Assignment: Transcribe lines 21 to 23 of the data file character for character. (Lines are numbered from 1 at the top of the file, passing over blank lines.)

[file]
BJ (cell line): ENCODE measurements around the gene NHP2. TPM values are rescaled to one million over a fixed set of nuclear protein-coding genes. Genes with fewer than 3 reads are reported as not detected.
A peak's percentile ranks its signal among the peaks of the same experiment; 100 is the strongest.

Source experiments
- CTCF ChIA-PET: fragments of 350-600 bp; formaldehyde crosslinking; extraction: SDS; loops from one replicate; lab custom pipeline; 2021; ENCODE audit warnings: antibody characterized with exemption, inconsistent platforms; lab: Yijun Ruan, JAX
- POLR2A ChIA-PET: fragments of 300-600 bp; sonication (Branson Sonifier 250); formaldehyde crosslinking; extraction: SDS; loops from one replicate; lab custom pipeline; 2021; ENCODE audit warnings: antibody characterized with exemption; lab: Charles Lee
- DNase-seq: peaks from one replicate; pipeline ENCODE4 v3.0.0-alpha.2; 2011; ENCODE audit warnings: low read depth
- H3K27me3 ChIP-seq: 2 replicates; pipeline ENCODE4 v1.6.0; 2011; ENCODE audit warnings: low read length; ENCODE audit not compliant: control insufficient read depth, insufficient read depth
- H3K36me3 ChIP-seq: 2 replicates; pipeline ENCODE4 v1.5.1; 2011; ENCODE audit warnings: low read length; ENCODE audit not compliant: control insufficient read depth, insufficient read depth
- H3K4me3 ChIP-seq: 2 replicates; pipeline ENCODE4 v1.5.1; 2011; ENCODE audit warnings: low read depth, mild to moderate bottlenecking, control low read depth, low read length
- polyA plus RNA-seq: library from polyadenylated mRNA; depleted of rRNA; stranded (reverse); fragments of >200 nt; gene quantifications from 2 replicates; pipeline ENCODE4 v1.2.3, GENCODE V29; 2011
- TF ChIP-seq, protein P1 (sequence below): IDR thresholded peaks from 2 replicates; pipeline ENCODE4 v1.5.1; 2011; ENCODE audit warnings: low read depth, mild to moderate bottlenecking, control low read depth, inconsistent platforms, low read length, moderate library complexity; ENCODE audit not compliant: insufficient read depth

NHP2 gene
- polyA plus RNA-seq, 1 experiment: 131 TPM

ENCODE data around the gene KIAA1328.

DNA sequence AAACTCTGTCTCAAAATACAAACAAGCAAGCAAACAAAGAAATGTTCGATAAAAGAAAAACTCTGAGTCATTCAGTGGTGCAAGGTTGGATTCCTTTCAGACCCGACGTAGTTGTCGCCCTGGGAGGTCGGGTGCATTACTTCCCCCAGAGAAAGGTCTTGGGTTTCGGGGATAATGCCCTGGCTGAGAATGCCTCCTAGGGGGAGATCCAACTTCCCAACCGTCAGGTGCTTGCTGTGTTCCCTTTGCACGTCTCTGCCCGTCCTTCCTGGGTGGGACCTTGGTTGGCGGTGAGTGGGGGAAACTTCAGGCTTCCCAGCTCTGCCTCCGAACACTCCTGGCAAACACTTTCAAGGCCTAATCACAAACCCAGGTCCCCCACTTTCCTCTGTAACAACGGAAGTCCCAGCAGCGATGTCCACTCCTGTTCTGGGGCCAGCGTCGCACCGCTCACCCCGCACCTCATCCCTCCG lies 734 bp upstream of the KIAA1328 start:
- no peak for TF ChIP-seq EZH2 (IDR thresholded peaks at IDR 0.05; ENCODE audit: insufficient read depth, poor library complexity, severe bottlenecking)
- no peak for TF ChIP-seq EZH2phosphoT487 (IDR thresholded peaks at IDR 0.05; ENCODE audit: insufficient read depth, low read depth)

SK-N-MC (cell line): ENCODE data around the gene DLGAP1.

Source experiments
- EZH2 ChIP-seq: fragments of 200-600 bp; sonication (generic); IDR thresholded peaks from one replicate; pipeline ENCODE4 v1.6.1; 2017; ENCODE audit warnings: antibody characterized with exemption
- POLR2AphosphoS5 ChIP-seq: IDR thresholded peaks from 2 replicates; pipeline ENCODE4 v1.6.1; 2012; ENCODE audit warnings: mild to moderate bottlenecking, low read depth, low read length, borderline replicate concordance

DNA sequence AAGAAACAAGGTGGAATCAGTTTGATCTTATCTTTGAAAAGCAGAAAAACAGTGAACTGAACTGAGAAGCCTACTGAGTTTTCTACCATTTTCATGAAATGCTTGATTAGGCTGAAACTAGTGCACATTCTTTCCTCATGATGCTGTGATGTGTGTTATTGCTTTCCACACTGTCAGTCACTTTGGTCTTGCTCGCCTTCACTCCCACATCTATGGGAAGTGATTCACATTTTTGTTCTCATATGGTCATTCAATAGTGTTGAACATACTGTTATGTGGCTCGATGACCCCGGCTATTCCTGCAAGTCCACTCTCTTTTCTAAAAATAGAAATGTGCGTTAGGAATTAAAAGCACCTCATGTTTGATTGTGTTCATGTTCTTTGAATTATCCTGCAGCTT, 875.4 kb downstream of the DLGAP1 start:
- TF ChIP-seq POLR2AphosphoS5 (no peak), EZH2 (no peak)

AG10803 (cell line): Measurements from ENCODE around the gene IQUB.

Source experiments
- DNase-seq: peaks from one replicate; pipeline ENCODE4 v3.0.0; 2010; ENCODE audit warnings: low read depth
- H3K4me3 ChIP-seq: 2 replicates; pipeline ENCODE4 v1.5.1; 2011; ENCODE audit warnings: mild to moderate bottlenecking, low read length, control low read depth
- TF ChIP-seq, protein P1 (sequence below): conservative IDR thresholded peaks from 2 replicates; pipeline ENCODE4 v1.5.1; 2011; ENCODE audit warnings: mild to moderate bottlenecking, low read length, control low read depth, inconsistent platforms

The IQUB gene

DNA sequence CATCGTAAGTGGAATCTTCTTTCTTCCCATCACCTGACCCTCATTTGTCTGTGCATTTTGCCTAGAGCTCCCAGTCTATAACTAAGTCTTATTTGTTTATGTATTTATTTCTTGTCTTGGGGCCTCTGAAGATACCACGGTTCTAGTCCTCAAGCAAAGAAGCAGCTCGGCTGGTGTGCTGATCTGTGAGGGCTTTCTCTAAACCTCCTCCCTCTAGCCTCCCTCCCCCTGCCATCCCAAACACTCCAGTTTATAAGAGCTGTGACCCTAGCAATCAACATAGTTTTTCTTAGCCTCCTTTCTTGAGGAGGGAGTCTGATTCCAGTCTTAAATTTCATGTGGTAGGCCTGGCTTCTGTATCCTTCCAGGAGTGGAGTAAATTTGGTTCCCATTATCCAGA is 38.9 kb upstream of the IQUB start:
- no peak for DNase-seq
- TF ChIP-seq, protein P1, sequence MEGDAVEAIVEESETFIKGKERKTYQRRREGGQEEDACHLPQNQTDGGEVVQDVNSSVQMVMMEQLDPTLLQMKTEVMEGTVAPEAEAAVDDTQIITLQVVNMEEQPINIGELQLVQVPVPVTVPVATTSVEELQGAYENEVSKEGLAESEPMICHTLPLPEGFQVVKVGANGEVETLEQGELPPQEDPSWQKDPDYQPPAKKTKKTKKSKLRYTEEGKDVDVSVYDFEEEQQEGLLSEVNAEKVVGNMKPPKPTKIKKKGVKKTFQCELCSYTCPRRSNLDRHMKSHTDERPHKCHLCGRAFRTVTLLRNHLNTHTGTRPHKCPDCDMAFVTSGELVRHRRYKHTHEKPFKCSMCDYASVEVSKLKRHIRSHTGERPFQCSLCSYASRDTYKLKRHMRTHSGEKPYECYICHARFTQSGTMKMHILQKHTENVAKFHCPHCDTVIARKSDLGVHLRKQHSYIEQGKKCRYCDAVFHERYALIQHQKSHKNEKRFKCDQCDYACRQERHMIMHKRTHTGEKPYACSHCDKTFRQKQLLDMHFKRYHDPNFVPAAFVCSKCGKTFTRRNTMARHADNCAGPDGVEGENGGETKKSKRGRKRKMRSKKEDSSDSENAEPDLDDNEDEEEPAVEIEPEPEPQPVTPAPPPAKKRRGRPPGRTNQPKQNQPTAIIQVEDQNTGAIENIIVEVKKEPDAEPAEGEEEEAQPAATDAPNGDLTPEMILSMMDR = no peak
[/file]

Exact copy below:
- POLR2AphosphoS5 ChIP-seq: IDR thresholded peaks from 2 replicates; pipeline ENCODE4 v1.6.1; 2012; ENCODE audit warnings: mild to moderate bottlenecking, low read depth, low read length, borderline replicate concordance

DNA sequence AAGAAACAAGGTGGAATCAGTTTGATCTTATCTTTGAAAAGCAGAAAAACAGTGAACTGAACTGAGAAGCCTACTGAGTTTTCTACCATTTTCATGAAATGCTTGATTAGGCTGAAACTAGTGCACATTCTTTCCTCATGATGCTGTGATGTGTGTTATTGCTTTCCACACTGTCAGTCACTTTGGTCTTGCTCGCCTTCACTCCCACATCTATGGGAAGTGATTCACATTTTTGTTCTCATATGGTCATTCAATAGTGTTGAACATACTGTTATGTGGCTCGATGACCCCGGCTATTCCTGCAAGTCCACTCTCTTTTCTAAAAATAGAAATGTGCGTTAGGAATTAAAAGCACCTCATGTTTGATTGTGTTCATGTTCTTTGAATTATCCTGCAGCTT, 875.4 kb downstream of the DLGAP1 start:
- TF ChIP-seq POLR2AphosphoS5 (no peak), EZH2 (no peak)